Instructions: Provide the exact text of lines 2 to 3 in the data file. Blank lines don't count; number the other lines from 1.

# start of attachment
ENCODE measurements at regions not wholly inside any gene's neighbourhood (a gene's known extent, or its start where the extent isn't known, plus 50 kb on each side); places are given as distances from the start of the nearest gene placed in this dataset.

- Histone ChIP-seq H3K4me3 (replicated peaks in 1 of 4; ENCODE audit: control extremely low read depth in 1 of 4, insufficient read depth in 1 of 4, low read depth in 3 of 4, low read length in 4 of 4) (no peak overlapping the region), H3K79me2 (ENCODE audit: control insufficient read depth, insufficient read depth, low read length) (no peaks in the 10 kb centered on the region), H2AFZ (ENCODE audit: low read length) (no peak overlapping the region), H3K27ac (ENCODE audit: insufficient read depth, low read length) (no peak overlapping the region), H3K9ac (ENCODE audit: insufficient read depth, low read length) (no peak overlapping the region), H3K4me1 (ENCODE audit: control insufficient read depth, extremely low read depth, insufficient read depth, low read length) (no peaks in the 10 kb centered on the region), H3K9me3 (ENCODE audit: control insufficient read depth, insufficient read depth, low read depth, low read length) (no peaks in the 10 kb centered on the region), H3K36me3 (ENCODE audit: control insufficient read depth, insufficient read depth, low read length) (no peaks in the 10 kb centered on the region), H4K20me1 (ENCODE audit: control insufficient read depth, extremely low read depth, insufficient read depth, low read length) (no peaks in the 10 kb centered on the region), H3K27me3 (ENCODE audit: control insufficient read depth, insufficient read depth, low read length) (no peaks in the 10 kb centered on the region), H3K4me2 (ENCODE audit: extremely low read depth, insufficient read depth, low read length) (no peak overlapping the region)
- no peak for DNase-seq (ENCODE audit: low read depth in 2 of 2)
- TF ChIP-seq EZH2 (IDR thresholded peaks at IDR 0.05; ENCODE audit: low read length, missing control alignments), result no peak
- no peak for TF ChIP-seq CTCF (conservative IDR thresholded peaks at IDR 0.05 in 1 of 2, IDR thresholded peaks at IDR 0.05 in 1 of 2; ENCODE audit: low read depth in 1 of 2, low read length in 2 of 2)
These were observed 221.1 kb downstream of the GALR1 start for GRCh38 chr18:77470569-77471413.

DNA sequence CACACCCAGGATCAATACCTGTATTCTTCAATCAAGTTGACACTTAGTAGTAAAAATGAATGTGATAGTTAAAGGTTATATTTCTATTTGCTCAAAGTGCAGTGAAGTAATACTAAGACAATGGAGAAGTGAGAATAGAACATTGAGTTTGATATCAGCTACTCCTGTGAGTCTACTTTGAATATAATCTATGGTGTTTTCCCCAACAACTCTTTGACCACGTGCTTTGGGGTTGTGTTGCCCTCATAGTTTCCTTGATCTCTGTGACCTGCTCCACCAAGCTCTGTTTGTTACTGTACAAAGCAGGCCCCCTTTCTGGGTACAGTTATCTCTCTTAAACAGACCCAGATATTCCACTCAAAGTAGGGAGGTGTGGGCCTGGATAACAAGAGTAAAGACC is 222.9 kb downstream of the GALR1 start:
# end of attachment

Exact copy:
- Histone ChIP-seq H3K4me3 (replicated peaks in 1 of 4; ENCODE audit: control extremely low read depth in 1 of 4, insufficient read depth in 1 of 4, low read depth in 3 of 4, low read length in 4 of 4) (no peak overlapping the region), H3K79me2 (ENCODE audit: control insufficient read depth, insufficient read depth, low read length) (no peaks in the 10 kb centered on the region), H2AFZ (ENCODE audit: low read length) (no peak overlapping the region), H3K27ac (ENCODE audit: insufficient read depth, low read length) (no peak overlapping the region), H3K9ac (ENCODE audit: insufficient read depth, low read length) (no peak overlapping the region), H3K4me1 (ENCODE audit: control insufficient read depth, extremely low read depth, insufficient read depth, low read length) (no peaks in the 10 kb centered on the region), H3K9me3 (ENCODE audit: control insufficient read depth, insufficient read depth, low read depth, low read length) (no peaks in the 10 kb centered on the region), H3K36me3 (ENCODE audit: control insufficient read depth, insufficient read depth, low read length) (no peaks in the 10 kb centered on the region), H4K20me1 (ENCODE audit: control insufficient read depth, extremely low read depth, insufficient read depth, low read length) (no peaks in the 10 kb centered on the region), H3K27me3 (ENCODE audit: control insufficient read depth, insufficient read depth, low read length) (no peaks in the 10 kb centered on the region), H3K4me2 (ENCODE audit: extremely low read depth, insufficient read depth, low read length) (no peak overlapping the region)
- no peak for DNase-seq (ENCODE audit: low read depth in 2 of 2)